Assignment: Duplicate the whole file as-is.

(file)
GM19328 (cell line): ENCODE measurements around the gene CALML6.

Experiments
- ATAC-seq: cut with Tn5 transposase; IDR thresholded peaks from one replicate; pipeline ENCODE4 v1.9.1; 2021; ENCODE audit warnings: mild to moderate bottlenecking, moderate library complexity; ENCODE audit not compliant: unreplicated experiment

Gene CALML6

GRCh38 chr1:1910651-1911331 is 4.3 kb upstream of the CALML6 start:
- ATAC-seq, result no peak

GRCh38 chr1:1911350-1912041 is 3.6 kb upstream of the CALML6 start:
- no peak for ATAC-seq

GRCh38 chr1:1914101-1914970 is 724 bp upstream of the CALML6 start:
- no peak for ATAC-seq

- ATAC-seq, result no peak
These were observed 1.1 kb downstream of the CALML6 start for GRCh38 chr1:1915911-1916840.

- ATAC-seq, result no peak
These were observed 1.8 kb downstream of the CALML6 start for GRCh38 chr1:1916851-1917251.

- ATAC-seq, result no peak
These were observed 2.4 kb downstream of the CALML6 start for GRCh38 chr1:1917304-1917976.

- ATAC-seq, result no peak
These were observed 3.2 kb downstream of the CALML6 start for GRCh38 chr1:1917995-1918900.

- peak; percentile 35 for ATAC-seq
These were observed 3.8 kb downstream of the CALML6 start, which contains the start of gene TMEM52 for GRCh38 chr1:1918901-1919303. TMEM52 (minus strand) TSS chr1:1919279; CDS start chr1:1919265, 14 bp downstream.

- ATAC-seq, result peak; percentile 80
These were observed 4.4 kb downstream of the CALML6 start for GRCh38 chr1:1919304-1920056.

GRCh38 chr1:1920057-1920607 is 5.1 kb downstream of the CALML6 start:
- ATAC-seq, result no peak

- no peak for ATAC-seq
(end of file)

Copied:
GM19328 (cell line): ENCODE measurements around the gene CALML6.

Experiments
- ATAC-seq: cut with Tn5 transposase; IDR thresholded peaks from one replicate; pipeline ENCODE4 v1.9.1; 2021; ENCODE audit warnings: mild to moderate bottlenecking, moderate library complexity; ENCODE audit not compliant: unreplicated experiment

Gene CALML6

GRCh38 chr1:1910651-1911331 is 4.3 kb upstream of the CALML6 start:
- ATAC-seq, result no peak

GRCh38 chr1:1911350-1912041 is 3.6 kb upstream of the CALML6 start:
- no peak for ATAC-seq

GRCh38 chr1:1914101-1914970 is 724 bp upstream of the CALML6 start:
- no peak for ATAC-seq

- ATAC-seq, result no peak
These were observed 1.1 kb downstream of the CALML6 start for GRCh38 chr1:1915911-1916840.

- ATAC-seq, result no peak
These were observed 1.8 kb downstream of the CALML6 start for GRCh38 chr1:1916851-1917251.

- ATAC-seq, result no peak
These were observed 2.4 kb downstream of the CALML6 start for GRCh38 chr1:1917304-1917976.

- ATAC-seq, result no peak
These were observed 3.2 kb downstream of the CALML6 start for GRCh38 chr1:1917995-1918900.

- peak; percentile 35 for ATAC-seq
These were observed 3.8 kb downstream of the CALML6 start, which contains the start of gene TMEM52 for GRCh38 chr1:1918901-1919303. TMEM52 (minus strand) TSS chr1:1919279; CDS start chr1:1919265, 14 bp downstream.

- ATAC-seq, result peak; percentile 80
These were observed 4.4 kb downstream of the CALML6 start for GRCh38 chr1:1919304-1920056.

GRCh38 chr1:1920057-1920607 is 5.1 kb downstream of the CALML6 start:
- ATAC-seq, result no peak

- no peak for ATAC-seq